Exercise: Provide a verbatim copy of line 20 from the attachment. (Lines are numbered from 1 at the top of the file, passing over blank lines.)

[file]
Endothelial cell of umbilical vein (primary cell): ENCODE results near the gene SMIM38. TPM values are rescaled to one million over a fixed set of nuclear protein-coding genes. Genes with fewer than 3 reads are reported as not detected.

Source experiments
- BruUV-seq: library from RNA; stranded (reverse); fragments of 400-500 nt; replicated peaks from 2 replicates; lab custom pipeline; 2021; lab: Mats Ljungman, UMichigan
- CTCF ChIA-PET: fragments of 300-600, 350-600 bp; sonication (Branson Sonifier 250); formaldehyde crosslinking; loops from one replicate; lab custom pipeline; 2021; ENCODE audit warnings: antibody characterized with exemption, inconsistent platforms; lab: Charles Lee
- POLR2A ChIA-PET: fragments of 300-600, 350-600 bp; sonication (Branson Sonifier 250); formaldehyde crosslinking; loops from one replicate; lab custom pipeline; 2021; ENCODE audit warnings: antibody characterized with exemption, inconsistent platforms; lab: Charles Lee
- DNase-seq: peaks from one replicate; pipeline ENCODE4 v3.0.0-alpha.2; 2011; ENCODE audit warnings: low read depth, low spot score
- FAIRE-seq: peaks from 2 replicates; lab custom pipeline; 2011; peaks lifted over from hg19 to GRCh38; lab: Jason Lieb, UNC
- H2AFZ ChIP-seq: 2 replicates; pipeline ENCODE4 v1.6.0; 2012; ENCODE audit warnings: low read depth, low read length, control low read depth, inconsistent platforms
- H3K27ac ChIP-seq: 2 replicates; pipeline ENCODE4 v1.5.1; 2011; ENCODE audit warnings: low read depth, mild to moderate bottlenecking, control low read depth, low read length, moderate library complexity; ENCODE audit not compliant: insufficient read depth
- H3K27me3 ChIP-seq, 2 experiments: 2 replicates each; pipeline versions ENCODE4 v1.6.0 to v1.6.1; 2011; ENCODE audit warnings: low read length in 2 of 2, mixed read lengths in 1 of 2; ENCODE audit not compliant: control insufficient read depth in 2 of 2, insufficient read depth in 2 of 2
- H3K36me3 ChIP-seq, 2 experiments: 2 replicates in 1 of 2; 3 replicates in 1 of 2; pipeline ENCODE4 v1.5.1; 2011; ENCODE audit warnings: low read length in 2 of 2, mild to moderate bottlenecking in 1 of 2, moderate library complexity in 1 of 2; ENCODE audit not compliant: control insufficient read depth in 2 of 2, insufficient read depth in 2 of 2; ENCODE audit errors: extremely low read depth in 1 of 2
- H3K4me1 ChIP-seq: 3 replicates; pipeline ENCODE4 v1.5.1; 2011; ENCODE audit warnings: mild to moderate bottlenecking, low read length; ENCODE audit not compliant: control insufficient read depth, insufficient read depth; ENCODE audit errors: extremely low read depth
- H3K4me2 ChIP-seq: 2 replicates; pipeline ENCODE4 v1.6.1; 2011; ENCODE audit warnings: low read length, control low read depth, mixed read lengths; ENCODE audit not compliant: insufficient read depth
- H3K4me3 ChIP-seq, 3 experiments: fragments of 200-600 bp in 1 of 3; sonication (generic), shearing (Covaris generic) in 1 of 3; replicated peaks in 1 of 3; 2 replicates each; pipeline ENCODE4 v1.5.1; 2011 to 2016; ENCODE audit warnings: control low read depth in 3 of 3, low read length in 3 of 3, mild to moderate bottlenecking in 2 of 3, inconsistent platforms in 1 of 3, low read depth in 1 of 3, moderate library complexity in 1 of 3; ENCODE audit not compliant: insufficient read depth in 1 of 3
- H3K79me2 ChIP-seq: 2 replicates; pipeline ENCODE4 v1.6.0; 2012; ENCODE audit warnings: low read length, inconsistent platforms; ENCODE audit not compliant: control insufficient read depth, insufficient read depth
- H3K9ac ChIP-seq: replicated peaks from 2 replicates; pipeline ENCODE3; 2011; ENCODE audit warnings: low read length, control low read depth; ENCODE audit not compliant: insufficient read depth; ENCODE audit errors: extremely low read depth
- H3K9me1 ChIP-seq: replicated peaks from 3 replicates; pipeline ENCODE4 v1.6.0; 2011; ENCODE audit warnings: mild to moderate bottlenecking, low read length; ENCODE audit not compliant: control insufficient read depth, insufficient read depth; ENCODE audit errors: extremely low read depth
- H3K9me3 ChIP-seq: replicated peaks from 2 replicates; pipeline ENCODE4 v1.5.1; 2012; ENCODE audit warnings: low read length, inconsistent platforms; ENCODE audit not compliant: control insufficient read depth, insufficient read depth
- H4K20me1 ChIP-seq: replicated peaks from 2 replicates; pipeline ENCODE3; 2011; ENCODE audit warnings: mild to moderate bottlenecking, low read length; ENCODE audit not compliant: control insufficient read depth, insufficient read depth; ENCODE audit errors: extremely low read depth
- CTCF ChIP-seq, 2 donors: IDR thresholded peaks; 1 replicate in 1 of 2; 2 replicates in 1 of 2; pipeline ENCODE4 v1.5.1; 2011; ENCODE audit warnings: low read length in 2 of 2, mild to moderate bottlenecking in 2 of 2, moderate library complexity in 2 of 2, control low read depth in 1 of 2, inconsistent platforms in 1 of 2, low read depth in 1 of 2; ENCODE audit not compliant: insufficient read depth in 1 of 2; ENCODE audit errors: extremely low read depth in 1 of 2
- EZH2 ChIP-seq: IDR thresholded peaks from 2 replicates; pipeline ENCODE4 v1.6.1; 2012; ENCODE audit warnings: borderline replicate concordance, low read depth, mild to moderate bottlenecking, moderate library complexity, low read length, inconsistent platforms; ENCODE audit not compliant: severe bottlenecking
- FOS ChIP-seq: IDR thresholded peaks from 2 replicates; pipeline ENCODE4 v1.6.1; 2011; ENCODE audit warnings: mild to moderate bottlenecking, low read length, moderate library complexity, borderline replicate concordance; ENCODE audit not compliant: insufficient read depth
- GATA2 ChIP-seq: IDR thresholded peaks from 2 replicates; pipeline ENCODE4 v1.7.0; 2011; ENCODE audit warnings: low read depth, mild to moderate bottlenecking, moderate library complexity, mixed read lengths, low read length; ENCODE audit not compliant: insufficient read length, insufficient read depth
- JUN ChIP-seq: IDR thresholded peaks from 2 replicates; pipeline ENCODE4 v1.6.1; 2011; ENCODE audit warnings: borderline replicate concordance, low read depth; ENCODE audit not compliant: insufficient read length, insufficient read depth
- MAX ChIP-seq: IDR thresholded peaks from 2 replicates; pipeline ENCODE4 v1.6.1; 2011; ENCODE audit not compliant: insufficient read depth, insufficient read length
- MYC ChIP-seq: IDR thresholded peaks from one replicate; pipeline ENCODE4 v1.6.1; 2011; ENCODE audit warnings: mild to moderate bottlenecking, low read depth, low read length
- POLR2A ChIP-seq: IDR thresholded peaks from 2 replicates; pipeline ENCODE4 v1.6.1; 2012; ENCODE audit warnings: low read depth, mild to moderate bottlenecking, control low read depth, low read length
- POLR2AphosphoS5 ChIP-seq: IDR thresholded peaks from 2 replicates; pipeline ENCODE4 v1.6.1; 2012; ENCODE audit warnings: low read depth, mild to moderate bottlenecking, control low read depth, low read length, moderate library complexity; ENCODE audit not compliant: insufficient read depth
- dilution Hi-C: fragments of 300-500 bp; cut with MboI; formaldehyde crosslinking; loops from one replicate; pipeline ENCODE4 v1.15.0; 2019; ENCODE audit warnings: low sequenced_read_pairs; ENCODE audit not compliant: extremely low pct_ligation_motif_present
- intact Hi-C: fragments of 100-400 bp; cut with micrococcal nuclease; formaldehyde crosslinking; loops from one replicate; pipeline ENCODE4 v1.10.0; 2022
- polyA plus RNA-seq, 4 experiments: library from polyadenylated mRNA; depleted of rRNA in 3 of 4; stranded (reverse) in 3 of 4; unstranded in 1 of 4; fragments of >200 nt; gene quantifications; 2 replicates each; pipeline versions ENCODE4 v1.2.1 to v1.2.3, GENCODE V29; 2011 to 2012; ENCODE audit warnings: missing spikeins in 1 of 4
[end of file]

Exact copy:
- CTCF ChIP-seq, 2 donors: IDR thresholded peaks; 1 replicate in 1 of 2; 2 replicates in 1 of 2; pipeline ENCODE4 v1.5.1; 2011; ENCODE audit warnings: low read length in 2 of 2, mild to moderate bottlenecking in 2 of 2, moderate library complexity in 2 of 2, control low read depth in 1 of 2, inconsistent platforms in 1 of 2, low read depth in 1 of 2; ENCODE audit not compliant: insufficient read depth in 1 of 2; ENCODE audit errors: extremely low read depth in 1 of 2